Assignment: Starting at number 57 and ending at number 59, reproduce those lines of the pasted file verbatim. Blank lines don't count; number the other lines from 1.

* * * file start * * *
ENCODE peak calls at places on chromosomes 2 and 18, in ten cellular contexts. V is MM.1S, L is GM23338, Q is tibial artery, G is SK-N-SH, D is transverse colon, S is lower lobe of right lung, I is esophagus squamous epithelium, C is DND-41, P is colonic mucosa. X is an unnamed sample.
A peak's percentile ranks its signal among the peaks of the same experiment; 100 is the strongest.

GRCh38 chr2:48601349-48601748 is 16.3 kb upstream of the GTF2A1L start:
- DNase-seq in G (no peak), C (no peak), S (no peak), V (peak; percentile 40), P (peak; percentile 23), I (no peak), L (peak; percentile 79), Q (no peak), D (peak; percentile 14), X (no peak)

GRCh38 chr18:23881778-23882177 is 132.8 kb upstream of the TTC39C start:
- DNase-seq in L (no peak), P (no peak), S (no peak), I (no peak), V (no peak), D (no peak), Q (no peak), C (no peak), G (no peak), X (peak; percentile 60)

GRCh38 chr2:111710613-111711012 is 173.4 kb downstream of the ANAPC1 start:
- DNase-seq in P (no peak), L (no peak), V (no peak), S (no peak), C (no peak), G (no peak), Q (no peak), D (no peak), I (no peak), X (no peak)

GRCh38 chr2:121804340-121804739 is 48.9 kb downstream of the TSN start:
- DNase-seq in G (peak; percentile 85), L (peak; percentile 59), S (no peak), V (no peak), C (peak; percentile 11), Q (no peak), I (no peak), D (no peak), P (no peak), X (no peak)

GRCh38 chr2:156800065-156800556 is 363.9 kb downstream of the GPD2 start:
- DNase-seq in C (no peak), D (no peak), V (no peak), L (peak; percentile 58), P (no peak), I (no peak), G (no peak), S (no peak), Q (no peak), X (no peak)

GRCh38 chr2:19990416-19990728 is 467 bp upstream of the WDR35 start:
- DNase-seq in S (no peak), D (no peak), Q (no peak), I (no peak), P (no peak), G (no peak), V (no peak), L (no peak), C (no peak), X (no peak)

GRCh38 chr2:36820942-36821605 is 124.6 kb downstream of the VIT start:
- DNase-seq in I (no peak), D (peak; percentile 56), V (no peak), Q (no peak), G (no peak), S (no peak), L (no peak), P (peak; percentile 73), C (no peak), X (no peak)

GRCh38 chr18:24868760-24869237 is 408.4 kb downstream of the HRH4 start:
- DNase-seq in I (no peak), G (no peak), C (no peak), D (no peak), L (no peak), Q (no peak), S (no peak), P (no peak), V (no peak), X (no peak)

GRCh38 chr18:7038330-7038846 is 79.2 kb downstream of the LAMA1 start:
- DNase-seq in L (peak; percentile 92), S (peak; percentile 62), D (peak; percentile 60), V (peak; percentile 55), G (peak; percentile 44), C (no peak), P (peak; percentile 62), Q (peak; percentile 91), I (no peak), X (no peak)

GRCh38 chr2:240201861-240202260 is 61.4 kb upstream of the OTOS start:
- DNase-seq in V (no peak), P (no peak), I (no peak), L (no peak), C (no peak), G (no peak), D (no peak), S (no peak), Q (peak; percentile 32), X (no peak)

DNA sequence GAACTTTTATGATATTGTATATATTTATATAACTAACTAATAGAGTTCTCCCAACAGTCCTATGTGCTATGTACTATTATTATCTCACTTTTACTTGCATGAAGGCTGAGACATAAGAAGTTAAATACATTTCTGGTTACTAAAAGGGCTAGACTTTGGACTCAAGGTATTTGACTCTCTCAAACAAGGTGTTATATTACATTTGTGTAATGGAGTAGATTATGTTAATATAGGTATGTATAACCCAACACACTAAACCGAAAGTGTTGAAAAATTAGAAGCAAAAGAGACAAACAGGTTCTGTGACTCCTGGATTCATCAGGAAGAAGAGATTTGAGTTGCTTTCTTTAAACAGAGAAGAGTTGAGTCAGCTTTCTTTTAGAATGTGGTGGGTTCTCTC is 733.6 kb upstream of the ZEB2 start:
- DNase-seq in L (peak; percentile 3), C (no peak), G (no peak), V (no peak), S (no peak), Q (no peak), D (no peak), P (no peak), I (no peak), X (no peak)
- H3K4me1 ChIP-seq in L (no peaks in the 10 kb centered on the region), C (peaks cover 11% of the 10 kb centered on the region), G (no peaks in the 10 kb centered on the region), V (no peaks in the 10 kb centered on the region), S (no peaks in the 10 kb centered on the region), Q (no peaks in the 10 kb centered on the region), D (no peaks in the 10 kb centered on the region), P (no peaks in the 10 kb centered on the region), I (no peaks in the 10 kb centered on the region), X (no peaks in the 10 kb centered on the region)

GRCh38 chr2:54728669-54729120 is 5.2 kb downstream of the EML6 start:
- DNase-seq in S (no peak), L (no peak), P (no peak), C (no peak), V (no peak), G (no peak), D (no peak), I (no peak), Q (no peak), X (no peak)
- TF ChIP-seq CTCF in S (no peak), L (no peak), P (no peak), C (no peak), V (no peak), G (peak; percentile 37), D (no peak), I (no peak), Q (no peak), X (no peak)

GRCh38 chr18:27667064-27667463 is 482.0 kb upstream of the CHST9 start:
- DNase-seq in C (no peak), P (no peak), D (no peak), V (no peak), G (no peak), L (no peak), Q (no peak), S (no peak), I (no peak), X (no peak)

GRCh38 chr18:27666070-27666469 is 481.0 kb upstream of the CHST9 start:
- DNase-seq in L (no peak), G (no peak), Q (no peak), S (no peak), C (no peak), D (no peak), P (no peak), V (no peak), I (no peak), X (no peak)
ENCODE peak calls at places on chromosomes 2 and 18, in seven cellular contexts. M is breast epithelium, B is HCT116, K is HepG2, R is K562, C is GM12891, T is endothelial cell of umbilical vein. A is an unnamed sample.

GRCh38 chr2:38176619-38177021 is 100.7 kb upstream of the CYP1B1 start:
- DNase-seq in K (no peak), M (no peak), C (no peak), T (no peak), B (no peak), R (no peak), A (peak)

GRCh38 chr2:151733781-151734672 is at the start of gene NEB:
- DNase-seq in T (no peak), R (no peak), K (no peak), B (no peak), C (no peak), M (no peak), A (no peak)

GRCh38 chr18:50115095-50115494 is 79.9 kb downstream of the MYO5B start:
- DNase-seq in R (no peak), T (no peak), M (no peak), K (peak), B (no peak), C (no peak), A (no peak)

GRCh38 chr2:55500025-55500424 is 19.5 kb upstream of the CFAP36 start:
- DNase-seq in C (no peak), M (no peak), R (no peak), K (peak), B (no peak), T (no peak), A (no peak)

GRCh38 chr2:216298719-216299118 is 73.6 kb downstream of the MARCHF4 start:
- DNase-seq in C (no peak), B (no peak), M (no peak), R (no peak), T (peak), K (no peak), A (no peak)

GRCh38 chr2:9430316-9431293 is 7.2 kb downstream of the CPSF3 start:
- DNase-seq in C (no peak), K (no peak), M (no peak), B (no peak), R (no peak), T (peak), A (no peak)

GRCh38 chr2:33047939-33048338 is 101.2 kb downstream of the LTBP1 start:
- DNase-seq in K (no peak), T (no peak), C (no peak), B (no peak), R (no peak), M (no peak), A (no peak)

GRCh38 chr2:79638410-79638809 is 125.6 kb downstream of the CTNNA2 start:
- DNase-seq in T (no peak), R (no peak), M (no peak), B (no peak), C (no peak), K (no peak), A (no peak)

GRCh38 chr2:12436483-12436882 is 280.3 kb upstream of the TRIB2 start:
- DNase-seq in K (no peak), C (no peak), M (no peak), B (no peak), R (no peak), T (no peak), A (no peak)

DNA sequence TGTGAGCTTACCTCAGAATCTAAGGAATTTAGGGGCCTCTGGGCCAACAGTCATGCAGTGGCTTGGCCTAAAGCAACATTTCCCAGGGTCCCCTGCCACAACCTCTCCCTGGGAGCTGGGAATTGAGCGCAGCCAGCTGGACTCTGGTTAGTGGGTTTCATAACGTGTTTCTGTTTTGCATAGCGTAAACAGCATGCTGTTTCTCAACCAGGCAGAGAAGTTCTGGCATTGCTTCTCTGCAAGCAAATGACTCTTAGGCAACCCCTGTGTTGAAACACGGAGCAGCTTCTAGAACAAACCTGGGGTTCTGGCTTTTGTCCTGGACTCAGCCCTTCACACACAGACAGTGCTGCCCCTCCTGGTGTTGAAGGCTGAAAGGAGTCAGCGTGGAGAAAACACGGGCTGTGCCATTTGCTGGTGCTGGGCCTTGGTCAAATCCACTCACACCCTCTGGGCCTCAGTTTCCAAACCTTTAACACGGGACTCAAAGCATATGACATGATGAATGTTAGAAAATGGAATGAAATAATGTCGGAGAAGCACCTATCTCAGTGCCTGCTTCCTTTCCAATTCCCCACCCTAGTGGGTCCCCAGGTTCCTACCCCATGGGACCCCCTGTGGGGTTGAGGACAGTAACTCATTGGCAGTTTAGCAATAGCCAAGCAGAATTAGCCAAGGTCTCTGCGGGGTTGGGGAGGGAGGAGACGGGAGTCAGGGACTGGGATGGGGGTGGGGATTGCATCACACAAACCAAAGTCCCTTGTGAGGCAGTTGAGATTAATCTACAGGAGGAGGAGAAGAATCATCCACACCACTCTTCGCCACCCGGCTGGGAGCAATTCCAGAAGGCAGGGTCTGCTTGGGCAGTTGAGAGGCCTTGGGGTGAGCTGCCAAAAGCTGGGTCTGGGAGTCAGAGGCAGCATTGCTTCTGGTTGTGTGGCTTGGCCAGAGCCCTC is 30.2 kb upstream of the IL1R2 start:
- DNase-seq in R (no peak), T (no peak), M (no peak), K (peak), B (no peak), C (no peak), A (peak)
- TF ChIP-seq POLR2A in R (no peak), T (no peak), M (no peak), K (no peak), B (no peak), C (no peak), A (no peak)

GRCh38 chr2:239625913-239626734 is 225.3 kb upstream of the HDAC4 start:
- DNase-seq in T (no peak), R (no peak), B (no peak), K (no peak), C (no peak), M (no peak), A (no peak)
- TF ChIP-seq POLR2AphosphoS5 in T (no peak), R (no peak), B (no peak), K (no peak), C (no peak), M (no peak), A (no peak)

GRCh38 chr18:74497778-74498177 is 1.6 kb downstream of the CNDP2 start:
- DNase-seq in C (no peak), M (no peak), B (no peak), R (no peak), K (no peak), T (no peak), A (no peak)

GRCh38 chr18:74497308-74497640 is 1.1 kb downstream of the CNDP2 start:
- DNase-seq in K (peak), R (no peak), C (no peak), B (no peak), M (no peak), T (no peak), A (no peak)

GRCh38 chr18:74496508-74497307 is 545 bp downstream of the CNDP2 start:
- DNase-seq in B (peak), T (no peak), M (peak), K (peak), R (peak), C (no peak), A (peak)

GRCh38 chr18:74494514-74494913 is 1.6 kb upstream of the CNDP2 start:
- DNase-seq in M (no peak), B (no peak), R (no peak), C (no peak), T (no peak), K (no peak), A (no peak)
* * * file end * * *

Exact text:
- TF ChIP-seq POLR2AphosphoS5 in T (no peak), R (no peak), B (no peak), K (no peak), C (no peak), M (no peak), A (no peak)

GRCh38 chr18:74497778-74498177 is 1.6 kb downstream of the CNDP2 start:
- DNase-seq in C (no peak), M (no peak), B (no peak), R (no peak), K (no peak), T (no peak), A (no peak)